By Jeff Todd

DENVER (CBS4) – Denver International Airport is moving forward with plans to remove a large and now controversial piece of art in the middle of the Concourse C but not everyone is onboard.

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“This piece has been particularly problematic and it’s reached a point where it’s both dangerous for people traveling and very cost prohibitive for a maintenance schedule,” said Heath Montgomery, a spokesman for the airport.

CBS4’s Jeff Todd interviews Heath Montgomery. (credit: CBS)

The piece in question is called “Interior Garden” by Michael Singer and stretches between the two train platforms. The piece is described by passersby as “urban renewal theme” as vegetation grows around concrete structures.

Singer says he didn’t know the airport was trying to get rid of his piece until last month when he received a formal letter from the airport’s Chief Executive Officer Kim Day.

The airport has now officially asked the city to deaccession the piece, but the Commission on Cultural Affairs voted against it.

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“No, I do not support the deaccession and I was very pleased to hear that the Commission on Cultural Affairs voted 15 to 3 against the deaccession as well. The Garden is a very special piece for many travelers and it’s reassuring to know that the commission values this piece as much as I do,” Singer said in an email to CBS4.

The commission has suggested the artist and the airport find a common ground to keep the piece thriving but tensions may not allow that. The cost of the project doubled as it was installed in the early 1990s and costs between the airport and the artist have never aligned since.

(credit: CBS)

The final decision on deaccession will be made by Kent Rice, the Executive Director of Denver Arts and Venues, and he’s accepting public comment through May 16. Visit to comment.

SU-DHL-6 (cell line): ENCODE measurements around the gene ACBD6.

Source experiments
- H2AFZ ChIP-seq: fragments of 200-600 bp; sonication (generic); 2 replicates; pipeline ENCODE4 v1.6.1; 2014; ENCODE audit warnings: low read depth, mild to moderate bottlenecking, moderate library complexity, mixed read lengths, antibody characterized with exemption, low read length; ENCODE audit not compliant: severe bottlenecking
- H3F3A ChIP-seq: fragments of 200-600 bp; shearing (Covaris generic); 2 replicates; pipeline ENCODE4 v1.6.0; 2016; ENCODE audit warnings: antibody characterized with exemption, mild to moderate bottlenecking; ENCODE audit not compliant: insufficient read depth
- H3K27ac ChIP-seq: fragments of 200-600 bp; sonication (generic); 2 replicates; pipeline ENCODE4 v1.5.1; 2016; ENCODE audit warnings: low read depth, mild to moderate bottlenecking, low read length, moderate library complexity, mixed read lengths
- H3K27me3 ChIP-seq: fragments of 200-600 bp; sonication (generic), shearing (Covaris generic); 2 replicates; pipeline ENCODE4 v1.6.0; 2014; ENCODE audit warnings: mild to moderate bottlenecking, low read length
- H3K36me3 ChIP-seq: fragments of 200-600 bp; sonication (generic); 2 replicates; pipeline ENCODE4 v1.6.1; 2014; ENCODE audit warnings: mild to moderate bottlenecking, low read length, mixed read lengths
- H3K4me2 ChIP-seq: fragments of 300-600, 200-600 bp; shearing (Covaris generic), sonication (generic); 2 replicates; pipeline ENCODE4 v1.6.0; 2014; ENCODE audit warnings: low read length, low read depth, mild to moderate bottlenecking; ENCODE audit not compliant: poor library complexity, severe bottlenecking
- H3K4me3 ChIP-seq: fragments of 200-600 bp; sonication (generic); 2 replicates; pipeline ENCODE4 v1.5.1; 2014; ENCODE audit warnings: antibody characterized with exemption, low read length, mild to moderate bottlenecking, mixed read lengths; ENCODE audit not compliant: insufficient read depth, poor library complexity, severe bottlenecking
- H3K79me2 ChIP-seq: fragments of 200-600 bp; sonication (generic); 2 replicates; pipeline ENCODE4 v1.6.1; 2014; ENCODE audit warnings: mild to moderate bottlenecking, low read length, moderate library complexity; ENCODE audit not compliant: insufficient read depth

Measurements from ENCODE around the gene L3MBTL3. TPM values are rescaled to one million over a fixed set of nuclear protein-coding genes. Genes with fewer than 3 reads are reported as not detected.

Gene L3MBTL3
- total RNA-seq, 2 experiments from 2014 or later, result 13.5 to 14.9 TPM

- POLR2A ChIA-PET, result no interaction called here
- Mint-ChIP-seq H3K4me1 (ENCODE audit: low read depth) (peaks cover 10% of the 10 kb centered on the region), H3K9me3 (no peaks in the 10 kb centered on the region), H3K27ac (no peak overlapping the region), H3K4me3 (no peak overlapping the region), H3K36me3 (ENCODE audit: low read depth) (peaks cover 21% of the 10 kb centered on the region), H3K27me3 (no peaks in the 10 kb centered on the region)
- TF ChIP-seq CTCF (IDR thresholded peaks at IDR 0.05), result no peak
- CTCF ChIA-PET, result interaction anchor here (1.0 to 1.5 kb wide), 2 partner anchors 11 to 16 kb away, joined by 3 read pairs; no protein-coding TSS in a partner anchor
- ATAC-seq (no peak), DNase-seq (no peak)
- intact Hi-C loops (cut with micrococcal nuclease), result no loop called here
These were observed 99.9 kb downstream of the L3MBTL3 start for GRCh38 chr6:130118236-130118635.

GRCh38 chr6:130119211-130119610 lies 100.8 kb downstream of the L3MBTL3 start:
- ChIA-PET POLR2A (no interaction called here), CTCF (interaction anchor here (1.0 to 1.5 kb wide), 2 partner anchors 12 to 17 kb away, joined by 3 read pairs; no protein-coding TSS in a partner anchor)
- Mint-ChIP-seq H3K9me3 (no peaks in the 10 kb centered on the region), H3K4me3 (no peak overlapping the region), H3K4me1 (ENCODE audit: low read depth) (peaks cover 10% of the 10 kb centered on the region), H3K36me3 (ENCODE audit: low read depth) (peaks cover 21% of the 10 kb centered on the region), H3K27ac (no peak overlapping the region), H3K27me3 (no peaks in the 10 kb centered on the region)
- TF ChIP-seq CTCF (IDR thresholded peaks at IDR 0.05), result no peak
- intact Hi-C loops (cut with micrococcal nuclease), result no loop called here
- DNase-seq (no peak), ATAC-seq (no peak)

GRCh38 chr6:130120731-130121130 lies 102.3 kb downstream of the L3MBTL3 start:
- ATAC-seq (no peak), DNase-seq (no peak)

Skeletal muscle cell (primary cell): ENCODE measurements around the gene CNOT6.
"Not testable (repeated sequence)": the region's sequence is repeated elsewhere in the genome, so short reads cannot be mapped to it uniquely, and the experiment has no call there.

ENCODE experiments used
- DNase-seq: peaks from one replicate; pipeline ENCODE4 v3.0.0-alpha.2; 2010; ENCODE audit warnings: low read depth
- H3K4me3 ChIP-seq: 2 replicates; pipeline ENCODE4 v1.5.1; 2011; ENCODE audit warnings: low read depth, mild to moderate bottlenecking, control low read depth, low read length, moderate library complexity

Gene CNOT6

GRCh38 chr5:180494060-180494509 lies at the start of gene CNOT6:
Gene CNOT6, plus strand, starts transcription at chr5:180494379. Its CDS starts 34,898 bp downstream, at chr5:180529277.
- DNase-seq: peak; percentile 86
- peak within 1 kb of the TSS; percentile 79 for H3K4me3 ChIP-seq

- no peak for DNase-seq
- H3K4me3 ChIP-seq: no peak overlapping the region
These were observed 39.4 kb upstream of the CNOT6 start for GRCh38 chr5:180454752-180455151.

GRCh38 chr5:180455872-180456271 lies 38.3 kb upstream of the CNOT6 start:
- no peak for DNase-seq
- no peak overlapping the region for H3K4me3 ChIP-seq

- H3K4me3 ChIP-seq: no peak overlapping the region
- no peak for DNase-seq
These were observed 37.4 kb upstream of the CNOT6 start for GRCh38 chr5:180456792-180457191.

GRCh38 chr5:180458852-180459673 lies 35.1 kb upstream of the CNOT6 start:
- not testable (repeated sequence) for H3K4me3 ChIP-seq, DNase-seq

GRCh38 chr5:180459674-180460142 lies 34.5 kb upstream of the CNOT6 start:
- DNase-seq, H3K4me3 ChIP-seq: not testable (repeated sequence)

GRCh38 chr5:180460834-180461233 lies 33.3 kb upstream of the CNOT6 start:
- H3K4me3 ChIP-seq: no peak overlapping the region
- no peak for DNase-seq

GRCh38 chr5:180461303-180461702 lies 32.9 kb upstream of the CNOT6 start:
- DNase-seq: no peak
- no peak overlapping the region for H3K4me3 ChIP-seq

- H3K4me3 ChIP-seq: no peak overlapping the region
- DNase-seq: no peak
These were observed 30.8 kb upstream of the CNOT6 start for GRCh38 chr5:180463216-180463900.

Airport Is Fed Up With Costs

Airport officials say the time for the piece has run out because it’s become too expensive to maintain.

“The airport over the last 22 years has had a lot of problems with this ranging from leaks and pests to safety hazard,” said Montgomery. “It literally is a garden, so there’s a layer of top soil there’s an irrigation system, there were sprinklers at one point and we’ve seen failures at all those points along the way.”

(credit: CBS)

The airport calculates maintenance over the past two decades has totaled more than $800,000 including being replanted six times and constant care. The infrastructure for the piece is non-existent and now requires hand watering which is costing nearly $15,000 per year.

“Over the years we’ve brought in architects, construction experts, irrigation experts and we also brought in experts from the Denver Botanic Gardens. Some of the best minds of this topic. And what they’ve told us is we’ve done an extremely good job up keeping what we have given extremely challenging conditions, but the artist prescribes that we use certain types of tropical plants. They don’t thrive in Colorado’s environment and they certainly don’t thrive in an airport environment under a covered roof. So we’ve brought in a lot of experts over the years who say the same thing we think, it’s just not doable anymore.”